Cyprus is about to prove what anyone with common sense already knew, that Greece will not be the only country requiring haircuts on sovereign bonds.
Today the Financial Times posted news of a Radical rescue proposal for Cyprus
A radical new option for the financial rescue of Cyprus would force losses on uninsured depositors in Cypriot banks, as well as investors in the country’s sovereign bonds, according to a confidential memorandum prepared ahead of Monday’s meeting of eurozone finance ministers.
The proposal for a “bail-in” of investors and depositors, and drastic shrinking of the Cypriot banking sector, is one of three options put forward as alternatives to a full-scale bailout. The ministers are trying to agree a rescue plan by March, to follow the presidential elections in Cyprus later this month.
The new plan has not been endorsed by its authors in the European Commission or by individual eurozone members. The memo warns that “the risks associated with this option are significant”, including a renewed danger of contagion in eurozone financial markets, and premature collapse in the Cypriot banking sector.
It would reduce Cyprus’s outstanding debt to just 77 per cent of economic output, compared with 140 per cent in the current full bailout plan.
Labelled “strictly confidential” and distributed to eurozone officials last week, the memo says the radical version of the plan – including a “haircut” of 50 per cent on sovereign bonds – would shrink the Cypriot financial sector, now nearly eight times larger than the island’s economy, by about one-third by 2015.
But the authors warn such drastic action could restart contagion in eurozone financial markets, and put forward two more cautious alternatives.
Notice how the existing "Full Bailout" still leaves Cyprus with a debt-to-GDP ratio of 140%. To get to an also unsustainable ratio of 77% requires a radical new plan.
Of course when that fails as well, there will be still more radical plans.
Steen Jakobsen, chief economist for Saxo Bank in Denmark ads some additional thoughts via email, as follows:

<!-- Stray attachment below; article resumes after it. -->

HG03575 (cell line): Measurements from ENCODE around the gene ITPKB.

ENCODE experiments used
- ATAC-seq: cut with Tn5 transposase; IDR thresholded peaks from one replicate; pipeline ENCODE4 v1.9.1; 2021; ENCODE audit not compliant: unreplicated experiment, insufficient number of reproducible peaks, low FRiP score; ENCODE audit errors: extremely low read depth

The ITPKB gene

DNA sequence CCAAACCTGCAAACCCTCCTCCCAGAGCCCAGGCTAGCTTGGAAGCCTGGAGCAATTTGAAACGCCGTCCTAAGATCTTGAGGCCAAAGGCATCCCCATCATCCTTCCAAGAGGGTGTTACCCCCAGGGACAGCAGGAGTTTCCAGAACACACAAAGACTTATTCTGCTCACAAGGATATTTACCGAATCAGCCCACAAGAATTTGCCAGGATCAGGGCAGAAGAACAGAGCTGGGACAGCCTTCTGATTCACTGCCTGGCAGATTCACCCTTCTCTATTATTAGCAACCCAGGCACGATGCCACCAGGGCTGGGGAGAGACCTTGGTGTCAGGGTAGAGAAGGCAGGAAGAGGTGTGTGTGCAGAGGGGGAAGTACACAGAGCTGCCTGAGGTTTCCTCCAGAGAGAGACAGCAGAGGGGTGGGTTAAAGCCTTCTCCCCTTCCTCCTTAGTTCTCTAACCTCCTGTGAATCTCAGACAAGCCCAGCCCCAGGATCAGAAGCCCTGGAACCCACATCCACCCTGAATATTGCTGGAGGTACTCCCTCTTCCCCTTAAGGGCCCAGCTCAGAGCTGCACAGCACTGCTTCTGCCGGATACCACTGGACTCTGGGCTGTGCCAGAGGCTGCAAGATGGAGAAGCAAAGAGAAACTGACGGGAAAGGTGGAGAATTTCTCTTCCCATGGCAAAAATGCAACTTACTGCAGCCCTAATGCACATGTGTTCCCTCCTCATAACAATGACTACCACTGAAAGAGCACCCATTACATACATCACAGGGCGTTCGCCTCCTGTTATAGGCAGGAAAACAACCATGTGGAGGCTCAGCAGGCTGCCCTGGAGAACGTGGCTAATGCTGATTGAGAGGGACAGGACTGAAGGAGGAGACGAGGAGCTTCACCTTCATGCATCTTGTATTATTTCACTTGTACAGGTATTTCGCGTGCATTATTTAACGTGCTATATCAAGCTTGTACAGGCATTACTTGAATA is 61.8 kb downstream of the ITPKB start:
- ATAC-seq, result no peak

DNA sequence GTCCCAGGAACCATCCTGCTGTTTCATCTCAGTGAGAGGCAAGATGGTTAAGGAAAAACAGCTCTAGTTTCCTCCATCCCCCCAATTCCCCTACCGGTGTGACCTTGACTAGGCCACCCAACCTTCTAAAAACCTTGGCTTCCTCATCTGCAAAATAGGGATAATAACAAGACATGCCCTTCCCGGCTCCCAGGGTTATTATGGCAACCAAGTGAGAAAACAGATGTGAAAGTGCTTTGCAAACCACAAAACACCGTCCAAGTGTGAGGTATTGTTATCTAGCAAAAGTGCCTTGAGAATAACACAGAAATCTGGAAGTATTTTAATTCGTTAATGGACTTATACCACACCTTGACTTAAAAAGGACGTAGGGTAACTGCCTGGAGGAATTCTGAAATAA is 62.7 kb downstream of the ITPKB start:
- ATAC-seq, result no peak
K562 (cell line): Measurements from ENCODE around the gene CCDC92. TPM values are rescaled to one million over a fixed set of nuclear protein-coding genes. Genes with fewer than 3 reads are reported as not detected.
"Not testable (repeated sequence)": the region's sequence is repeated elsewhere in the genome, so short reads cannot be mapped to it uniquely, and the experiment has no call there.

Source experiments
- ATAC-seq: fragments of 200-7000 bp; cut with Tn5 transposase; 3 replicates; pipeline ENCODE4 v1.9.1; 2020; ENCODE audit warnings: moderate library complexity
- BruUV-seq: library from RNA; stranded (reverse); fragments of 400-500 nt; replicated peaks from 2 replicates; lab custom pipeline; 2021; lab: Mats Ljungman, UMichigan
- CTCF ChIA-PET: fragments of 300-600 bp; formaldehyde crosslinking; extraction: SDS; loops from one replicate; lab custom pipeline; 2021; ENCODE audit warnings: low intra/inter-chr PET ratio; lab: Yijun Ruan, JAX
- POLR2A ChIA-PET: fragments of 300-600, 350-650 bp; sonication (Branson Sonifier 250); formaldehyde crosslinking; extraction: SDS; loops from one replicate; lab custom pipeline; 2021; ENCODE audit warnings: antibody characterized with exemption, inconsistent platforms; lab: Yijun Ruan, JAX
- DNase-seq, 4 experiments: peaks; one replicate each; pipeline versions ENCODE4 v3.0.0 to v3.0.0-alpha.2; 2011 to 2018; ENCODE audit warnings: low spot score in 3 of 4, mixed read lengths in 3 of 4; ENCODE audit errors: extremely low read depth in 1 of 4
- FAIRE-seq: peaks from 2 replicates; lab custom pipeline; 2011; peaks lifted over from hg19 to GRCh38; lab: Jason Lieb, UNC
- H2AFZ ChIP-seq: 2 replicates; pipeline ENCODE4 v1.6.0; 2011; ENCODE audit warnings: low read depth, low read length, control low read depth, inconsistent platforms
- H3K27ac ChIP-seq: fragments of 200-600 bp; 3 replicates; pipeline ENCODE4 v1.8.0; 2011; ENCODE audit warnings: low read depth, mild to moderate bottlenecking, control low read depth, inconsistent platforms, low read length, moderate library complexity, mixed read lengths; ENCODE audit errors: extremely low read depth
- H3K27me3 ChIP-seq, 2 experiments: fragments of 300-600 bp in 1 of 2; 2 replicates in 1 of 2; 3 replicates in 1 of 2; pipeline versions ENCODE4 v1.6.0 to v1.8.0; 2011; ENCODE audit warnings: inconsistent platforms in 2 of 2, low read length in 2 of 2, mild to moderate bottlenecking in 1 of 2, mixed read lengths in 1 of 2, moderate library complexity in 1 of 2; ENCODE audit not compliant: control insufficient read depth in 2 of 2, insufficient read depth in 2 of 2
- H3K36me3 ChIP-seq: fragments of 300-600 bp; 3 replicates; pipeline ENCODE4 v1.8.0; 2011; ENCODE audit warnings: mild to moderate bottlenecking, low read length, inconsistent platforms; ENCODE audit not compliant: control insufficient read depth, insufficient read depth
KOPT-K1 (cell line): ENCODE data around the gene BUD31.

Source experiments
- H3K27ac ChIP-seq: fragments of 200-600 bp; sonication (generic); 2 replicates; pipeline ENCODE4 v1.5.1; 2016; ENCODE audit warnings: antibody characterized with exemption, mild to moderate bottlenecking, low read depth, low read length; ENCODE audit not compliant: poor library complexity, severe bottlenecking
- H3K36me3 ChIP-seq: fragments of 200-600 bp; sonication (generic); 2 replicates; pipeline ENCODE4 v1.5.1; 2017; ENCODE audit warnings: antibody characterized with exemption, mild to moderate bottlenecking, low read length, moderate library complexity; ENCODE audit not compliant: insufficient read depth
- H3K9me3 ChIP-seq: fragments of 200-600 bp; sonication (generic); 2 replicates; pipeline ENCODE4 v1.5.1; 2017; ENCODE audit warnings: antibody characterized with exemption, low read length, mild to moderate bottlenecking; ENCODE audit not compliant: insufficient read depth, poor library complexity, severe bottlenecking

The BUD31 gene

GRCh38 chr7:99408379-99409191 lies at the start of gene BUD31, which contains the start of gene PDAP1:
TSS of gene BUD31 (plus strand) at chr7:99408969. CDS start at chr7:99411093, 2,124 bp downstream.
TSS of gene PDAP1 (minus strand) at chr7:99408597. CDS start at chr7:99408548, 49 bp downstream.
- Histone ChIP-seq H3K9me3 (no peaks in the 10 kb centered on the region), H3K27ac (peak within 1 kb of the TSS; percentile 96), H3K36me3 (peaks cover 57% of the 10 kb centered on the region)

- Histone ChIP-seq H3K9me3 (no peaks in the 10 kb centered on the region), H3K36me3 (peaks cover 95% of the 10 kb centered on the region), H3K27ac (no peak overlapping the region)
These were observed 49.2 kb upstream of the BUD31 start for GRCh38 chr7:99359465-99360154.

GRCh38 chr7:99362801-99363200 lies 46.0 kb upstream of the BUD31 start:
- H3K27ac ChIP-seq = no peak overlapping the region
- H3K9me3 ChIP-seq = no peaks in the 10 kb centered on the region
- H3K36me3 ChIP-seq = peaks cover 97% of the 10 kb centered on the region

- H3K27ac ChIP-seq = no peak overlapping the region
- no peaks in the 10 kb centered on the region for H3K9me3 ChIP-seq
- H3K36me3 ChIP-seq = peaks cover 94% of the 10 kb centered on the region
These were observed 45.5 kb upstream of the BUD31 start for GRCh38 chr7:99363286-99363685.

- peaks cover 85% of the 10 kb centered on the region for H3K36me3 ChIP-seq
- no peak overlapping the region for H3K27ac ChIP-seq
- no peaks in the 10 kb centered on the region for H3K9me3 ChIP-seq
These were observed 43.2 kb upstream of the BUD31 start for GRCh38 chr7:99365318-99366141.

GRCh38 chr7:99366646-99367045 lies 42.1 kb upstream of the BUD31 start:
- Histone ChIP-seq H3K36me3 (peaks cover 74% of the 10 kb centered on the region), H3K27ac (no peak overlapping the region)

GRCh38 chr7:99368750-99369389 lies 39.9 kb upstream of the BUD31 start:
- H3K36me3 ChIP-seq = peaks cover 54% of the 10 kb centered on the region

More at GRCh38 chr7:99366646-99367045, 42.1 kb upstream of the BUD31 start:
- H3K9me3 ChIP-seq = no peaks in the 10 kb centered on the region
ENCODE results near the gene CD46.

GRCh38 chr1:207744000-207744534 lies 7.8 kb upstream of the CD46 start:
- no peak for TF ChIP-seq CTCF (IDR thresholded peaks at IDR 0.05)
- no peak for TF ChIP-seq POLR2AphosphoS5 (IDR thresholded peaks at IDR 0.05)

This morning hot topic has been a Financial Times article: Radical rescue proposed for Cyprus which indicates that depositors as well as investors in the country sovereign bonds stand to lose up to 2/3.
Cyprus is in need of approximately 17 bln. EUR - and how to reduce the overall burden which will reach 140 percent by 2015 without a hair-cut.- EU Finance minister meets tonight and need to secure deal before March 1st, 2013.
These are the leaked three options on the table:
- Bail-in (the radical version) - Reducing outstanding debt to 75-ish percent via hair-cut which will hit foreign depositors and bond holders. This will hard on the big investor Russia.
- Bail-in (Light version) - Only junior debt holders will be hurt, not bank depositors - this would however prolong the reduction of the banking sector by ten years - the suggestion will include increase corporate tax from 10.0% to 12.5% and withholding tax on capital income to 28%
- A classic ESM structure - selling the 'nationalized' Cypriot banks to the ESM and secure funding. Problem being ESM is not allowed, yet, to do direct funding of banks.
The political decision is really down to how big a reduction Cyprus need. Some people argues for 100 percent by end of 2015, others say it should be by 2020.
The deep irony of course being, that when we had the hair-cut on Greece, we were told Greece was a one-off and it will never be repeated - Well, Dr. Watson, It's elementary: Other people money is always easy to spend.
Making things complicated is two issues: Cyprus goes to the polls on February 17 and 24th - As we have seen across Europe it looks like a change guard: Cyprus opposition leads extends lead week before vote.
Cyprus is seen by many countries as tax heaven for Russian money, so bailing out Cyprus equates to "helping Russia investors" - We have no view on the issue but note how Asmussen, ECB Board member, is taking the high road in German press: ECB's Asmussen sees Cyprus bailout by end-March.
It's clearly a concern for market that Greece was not, after all, a one-off. The radical version could reignite fundamentals issue in Europe and as we have written in our Stress Indicators recently: Risk off looks more and more likely.
We suggest securing profit and to reduce overall risk- mainly in EUR, JPY and major European indices. The deal will probably only be done at last minute, but it leaves us "hanging" for another two-three weeks, and one thing the market does not like is increased political tail-risk.
Curiously, "Government bonds from Cyprus seems unaware of any potential hair-cut" notes Jakobsen.
Thus for now, it appears the intent is to bail out Russia at the expense of Cyprus businesses and taxpayers on the misguided notion that will prevent "contagion".
Mike "Mish" Shedlock